With hurricane season starting this week, emergency personnel in the state of Florida spent last weekend preparing for the possibility that disaster-recovery efforts will be needed, including in the area of communications.

Organized by Ben Holycross, radio systems manager for Polk County, Fla., the four-day exercise was conducted near Arbuckle Lake in Polk County. Participants include other state and local agencies, as well as vendors Motorola, M/A-COM and Sprint Nextel.

"While the state of Florida emergency management directors, planners and ops people were dealing with the statewide hurricane exercise, we were down there testing out and verifying that the disaster-communications equipment works," Holycross said. "If it sits there [unused], after a period of time, you've got to do maintenance on it. You've got to check it and make sure it's running."

Holycross said participants "lived on site for four days" in an effort to replicate a possible disaster situation. Personnel used water from a portable 500-gallon and supplied power with 60-kw generators.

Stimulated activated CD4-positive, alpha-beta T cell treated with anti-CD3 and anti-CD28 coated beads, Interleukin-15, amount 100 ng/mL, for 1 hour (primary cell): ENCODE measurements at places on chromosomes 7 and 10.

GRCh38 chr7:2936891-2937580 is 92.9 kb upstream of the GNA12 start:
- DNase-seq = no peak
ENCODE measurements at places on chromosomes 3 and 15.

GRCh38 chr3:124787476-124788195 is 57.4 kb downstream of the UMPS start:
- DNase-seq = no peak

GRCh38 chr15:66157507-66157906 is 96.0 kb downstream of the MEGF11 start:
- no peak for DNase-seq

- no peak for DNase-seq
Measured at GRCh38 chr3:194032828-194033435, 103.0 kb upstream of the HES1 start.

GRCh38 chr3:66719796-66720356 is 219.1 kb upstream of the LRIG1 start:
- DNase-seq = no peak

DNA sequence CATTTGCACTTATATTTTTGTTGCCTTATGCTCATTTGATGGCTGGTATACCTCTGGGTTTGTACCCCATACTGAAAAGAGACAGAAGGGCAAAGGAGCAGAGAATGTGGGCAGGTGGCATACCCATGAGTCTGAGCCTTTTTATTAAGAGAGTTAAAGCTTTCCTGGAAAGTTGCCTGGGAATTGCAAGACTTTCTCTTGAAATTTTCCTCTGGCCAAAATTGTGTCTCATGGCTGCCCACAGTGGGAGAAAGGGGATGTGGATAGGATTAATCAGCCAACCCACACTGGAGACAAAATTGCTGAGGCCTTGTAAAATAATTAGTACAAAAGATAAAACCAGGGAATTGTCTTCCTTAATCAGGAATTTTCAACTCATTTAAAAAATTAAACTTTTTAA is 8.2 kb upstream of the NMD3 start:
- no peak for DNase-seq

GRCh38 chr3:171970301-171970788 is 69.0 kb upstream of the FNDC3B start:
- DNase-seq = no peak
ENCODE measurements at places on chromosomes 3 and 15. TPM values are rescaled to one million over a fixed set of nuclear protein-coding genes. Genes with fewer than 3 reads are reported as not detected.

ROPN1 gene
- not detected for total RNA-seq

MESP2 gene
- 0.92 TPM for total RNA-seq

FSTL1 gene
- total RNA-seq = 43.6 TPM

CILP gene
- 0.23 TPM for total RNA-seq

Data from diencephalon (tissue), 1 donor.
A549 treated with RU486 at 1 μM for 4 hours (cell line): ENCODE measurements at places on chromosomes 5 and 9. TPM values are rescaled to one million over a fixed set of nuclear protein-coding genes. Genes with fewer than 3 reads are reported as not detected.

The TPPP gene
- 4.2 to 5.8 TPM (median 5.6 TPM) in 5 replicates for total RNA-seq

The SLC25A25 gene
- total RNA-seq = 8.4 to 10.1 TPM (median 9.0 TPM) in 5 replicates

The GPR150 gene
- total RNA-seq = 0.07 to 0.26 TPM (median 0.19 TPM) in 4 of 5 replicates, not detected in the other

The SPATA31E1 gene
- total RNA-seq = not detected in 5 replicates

"The only things we were missing were about 1,000 first responders screaming, ‘I need a battery/My radio's broke/How do I get this to operate?' and that smell that permeates a real disaster from rotting, decaying matter," Holycross said.

During the exercise, participants shared considerable information, Holycross said. For instance, the state forestry division "did not realize that we had the ability to put VHF repeaters on the air for them in the event of major wildlands fires" prior to the exercise, Holycross said.

This is the second year Polk County has hosted such an event, but this was the first time that vendors participated, Holycross said.

"We had Motorola, M/A-COM and Sprint Nextel all sitting at a table with us, and everybody was pleasantly cooperative," he said.

Sprint Nextel brought some one of its SATCOLT (satellite-based cellular on light truck) communications vehicles to the exercise that provides both telephones and push-to-talk for the Nextel side of the house.

"They got a chance to see our capabilities, and we got a chance to look at theirs and figure out what resources we had that we could share in a disaster situation," Holycross said.